– 1TF

Well, we’re one week out from the Iowa Caucuses. On the Republican side, Donald Trump leads Ted Cruz with only Marco Rubio also above 10%. It remains to be seen whether the Trump voters will actually come out and vote. I suspect Cruz’s voters are a bit more committed.

In the end, however, Iowa will settle little for the Republicans, other than to show how unlike the Iowa GOP is to much of the country. These folks put fundamentalist gadfly Pat Robertson ahead of George H.W. Bush in ’88. They helped the similarly unelectable Michelle Bachmann chase the only plausible Republican general election candidate, Gov. Tim Pawlenty, out of the primary race in 2011. On the other hand, they also sent the socially liberal Jim Leach to Congress for three decades.  This a state where ethanol is a third rail issue; that’s just not a big issue in most of the country. (That’s not to say energy independence isn’t a big issue, but corn’s role in that is not.).  The Iowa GOP is just a distinctive animal.  I don’t think the caucus settles much. New Hampshire is likely to be more consequential.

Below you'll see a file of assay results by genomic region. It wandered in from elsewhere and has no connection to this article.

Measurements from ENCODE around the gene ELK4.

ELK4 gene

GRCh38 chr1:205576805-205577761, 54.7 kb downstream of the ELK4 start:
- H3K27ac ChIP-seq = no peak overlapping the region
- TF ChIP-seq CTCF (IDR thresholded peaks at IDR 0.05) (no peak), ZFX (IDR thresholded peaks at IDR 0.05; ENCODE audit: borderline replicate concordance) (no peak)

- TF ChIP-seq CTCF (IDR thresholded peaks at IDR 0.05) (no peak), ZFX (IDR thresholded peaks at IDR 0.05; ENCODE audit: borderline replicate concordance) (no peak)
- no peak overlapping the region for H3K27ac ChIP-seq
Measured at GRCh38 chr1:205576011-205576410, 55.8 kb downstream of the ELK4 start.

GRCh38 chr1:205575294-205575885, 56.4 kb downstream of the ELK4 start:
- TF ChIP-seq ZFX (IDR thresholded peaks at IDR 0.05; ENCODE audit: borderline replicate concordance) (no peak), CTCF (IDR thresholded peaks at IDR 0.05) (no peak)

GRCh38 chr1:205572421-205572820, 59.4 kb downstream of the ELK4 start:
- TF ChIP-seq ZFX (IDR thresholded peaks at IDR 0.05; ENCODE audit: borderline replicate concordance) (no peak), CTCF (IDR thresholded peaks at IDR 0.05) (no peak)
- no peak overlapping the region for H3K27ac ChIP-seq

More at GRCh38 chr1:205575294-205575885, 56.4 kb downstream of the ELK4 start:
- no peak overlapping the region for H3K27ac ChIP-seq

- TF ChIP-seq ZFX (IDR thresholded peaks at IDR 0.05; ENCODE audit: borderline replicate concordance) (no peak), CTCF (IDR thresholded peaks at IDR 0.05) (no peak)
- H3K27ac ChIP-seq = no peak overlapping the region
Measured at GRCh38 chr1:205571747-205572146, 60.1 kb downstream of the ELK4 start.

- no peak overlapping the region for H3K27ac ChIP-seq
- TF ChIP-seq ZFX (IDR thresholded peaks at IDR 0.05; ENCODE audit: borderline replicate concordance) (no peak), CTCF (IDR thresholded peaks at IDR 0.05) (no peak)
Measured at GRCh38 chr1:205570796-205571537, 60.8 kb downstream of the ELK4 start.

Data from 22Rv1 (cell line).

In the great Trump-Cruz battle for the nomination, my money is still on “none of the above”.  Expect the winner of the “establishment primary” in New Hampshire (that is, the Bush/Christie/Fiorina/Kasich/Rubio contest to finish 2nd behind Trump) to become a serious contender. If that person can consolidate the support of the others (and that of Gov. Huckabee who is unlikely to support either Trump or Cruz) coming out of NH, that person will then have a strong shot at the nomination.



Back in the Spring, I compared the Left’s reaction to Indiana’s religious protection law to the French Revolution. It appears that was just the appetizer. In the wake of the Supreme Court ruling on gay marriage, the Left is out in force seeking the spoils of war. A recent scan of the newspapers indicates that liberals are moving on to new territory. One Time magazine column is on legalizing polygamy, another ( from a New York Times religion columnist no less) was a recommendation to end the tax exclusion for non-profits including churches. Another wanted to end tax exclusion only for churches who didn’t support gay marriage. In recent years, conservative predictions that this kind of thing would happen were scoffed at by the left with charges of conservative hysteria. Well, turns out once again, conservatives were right to worry. Together with the calls for getting rid of any vestiges of the Confederacy (not only the battle flag, but now monuments, names of schools, etc.), it is evidence that many on the Left simply don’t like us on the Right and now that the tide is high for them, they mean to make us pay.